The growth of cloud computing and other new technologies means car manufacturers will soon be able to predict how designs will perform with unforeseen levels of accuracy.
1. Safe testing for autonomous cars
The proliferation of advanced driver assistance systems (ADAS) and the arrival of the autonomous car pose a lot of questions that can be expensive, impractical or downright dangerous for carmakers to test in the real world. Fancy driving your car head-on towards an HGV at 70 mph to check that the on-board systems will intervene?
Driver-in-the-Loop (DIL) simulation provides a safe, repeatable, all-weather test bench for the software hardware that will keep autonomous cars on the road. In a way, simulator testing can be more ‘real’ than the physical tests that must often rely upon the use of inflatable obstacles or cardboard cut-outs.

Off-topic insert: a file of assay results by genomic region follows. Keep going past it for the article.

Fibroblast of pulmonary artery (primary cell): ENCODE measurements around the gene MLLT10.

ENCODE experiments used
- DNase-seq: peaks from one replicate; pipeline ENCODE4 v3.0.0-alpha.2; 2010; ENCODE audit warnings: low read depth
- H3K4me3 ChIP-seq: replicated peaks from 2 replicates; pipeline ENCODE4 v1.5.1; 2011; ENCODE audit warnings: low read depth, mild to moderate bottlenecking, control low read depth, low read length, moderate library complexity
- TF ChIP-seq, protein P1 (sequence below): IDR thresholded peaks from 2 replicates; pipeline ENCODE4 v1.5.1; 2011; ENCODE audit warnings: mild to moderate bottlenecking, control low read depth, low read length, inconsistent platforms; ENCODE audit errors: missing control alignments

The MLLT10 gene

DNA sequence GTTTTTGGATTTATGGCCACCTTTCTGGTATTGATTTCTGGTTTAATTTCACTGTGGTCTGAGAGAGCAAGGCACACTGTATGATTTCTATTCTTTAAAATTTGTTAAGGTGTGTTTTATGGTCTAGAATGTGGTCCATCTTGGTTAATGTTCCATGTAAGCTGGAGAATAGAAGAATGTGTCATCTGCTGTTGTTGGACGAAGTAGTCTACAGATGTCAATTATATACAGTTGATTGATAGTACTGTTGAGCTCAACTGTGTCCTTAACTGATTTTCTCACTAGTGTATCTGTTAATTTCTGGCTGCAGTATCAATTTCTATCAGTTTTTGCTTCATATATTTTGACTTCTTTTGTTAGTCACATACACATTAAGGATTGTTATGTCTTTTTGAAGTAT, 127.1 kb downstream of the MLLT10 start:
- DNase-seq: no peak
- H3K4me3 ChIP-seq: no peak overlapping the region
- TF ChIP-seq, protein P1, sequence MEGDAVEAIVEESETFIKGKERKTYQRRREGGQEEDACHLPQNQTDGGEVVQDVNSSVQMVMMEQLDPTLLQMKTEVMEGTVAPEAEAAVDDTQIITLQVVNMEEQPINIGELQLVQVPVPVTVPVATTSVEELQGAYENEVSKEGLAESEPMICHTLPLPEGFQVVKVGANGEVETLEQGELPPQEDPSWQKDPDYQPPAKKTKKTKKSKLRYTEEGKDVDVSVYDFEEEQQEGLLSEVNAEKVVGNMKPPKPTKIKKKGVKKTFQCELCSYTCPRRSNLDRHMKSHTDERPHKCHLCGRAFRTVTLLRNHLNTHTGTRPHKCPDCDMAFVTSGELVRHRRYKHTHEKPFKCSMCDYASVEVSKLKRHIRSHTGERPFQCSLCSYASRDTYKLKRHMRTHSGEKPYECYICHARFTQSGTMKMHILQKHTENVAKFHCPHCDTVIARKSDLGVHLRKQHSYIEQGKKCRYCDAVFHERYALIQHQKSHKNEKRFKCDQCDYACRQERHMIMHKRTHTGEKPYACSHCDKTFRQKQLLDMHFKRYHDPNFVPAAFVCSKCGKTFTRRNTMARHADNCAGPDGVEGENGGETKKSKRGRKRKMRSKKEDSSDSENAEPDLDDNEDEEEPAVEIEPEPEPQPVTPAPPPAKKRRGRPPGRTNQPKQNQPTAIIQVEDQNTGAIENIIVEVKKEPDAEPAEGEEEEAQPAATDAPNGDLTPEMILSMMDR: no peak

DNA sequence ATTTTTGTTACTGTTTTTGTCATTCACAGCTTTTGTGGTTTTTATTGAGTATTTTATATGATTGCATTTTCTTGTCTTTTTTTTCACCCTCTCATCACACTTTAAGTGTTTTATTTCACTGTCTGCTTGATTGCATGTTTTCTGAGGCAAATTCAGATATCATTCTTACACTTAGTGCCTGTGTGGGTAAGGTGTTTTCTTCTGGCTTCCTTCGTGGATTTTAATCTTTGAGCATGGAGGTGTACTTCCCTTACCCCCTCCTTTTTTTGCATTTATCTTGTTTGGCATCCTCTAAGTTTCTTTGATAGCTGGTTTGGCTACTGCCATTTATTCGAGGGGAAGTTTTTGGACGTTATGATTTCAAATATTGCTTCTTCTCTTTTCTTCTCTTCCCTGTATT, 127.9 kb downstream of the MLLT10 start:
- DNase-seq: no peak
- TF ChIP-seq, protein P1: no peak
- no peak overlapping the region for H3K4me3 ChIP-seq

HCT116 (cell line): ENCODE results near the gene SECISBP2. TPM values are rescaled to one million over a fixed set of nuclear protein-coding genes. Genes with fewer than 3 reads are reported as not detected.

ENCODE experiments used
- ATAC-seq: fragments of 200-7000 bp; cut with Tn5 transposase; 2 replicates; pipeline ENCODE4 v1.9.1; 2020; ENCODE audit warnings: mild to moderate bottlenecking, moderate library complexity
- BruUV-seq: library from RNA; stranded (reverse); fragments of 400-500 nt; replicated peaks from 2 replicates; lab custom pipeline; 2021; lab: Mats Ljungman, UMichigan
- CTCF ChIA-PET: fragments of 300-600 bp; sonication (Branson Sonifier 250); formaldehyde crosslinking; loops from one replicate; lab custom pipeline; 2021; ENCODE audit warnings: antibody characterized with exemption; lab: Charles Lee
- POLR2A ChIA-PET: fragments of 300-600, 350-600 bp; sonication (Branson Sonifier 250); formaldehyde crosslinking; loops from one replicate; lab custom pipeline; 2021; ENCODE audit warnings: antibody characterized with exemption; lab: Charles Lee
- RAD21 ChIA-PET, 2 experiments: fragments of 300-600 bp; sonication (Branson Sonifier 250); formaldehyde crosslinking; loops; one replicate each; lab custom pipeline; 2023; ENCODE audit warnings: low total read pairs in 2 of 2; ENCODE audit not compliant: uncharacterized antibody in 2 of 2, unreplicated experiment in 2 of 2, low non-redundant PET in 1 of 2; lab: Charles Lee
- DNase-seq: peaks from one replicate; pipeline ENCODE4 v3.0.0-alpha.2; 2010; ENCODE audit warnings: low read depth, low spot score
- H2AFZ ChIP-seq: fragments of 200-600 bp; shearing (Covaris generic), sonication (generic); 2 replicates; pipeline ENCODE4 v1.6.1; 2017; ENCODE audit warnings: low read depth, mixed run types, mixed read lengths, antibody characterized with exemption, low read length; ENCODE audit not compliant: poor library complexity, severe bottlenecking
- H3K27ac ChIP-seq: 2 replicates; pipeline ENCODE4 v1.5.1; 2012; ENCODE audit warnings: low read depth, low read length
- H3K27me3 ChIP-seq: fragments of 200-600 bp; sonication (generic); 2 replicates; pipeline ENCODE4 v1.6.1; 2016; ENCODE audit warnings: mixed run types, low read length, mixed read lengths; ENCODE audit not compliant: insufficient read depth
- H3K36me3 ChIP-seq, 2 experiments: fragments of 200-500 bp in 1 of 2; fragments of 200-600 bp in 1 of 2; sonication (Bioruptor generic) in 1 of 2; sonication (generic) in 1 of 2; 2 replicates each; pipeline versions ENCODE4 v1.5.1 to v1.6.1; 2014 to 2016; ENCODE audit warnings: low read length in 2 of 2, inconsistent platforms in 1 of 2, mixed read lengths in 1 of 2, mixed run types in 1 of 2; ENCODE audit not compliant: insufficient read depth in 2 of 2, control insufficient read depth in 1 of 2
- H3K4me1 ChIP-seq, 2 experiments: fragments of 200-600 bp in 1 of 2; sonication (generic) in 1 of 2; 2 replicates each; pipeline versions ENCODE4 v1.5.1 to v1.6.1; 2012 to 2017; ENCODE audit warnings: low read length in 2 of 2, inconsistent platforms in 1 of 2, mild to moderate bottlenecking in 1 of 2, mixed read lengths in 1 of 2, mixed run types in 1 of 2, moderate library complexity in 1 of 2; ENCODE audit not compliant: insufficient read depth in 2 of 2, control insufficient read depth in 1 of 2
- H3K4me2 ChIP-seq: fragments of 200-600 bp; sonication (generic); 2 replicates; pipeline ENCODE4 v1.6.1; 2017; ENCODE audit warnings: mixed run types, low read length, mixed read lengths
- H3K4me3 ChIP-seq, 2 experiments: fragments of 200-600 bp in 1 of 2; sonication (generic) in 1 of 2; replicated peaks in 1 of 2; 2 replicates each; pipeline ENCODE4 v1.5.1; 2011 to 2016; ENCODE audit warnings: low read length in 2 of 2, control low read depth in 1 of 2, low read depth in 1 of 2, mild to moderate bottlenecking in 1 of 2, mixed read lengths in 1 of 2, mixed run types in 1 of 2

Some of a car’s own bits and pieces can be brought “into the loop” of simulations – for instance, communicating with real ECUs and sensor arrays – but because most of the work takes place in the virtual world, engineers have complete control over the conditions and testing scenarios.
Read ways 2 through 7 on the Information Age website.